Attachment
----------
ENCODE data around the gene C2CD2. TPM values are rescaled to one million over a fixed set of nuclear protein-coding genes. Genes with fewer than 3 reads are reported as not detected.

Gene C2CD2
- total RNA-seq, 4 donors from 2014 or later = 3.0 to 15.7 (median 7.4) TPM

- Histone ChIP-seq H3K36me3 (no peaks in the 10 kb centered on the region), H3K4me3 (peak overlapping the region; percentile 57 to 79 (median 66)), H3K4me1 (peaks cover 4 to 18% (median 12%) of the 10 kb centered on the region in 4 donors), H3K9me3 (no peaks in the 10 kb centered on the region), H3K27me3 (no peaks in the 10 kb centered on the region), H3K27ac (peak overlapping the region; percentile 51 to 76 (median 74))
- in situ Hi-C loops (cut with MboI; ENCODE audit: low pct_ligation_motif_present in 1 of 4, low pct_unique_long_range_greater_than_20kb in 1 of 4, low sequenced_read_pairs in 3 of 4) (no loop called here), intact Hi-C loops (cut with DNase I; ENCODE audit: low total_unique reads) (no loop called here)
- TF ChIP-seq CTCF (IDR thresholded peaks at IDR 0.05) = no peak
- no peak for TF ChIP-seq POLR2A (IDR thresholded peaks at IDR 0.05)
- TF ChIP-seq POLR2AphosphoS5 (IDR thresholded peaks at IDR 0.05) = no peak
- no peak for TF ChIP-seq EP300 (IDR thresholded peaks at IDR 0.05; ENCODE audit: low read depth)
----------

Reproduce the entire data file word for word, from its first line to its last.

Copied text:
ENCODE data around the gene C2CD2. TPM values are rescaled to one million over a fixed set of nuclear protein-coding genes. Genes with fewer than 3 reads are reported as not detected.

Gene C2CD2
- total RNA-seq, 4 donors from 2014 or later = 3.0 to 15.7 (median 7.4) TPM

- Histone ChIP-seq H3K36me3 (no peaks in the 10 kb centered on the region), H3K4me3 (peak overlapping the region; percentile 57 to 79 (median 66)), H3K4me1 (peaks cover 4 to 18% (median 12%) of the 10 kb centered on the region in 4 donors), H3K9me3 (no peaks in the 10 kb centered on the region), H3K27me3 (no peaks in the 10 kb centered on the region), H3K27ac (peak overlapping the region; percentile 51 to 76 (median 74))
- in situ Hi-C loops (cut with MboI; ENCODE audit: low pct_ligation_motif_present in 1 of 4, low pct_unique_long_range_greater_than_20kb in 1 of 4, low sequenced_read_pairs in 3 of 4) (no loop called here), intact Hi-C loops (cut with DNase I; ENCODE audit: low total_unique reads) (no loop called here)
- TF ChIP-seq CTCF (IDR thresholded peaks at IDR 0.05) = no peak
- no peak for TF ChIP-seq POLR2A (IDR thresholded peaks at IDR 0.05)
- TF ChIP-seq POLR2AphosphoS5 (IDR thresholded peaks at IDR 0.05) = no peak
- no peak for TF ChIP-seq EP300 (IDR thresholded peaks at IDR 0.05; ENCODE audit: low read depth)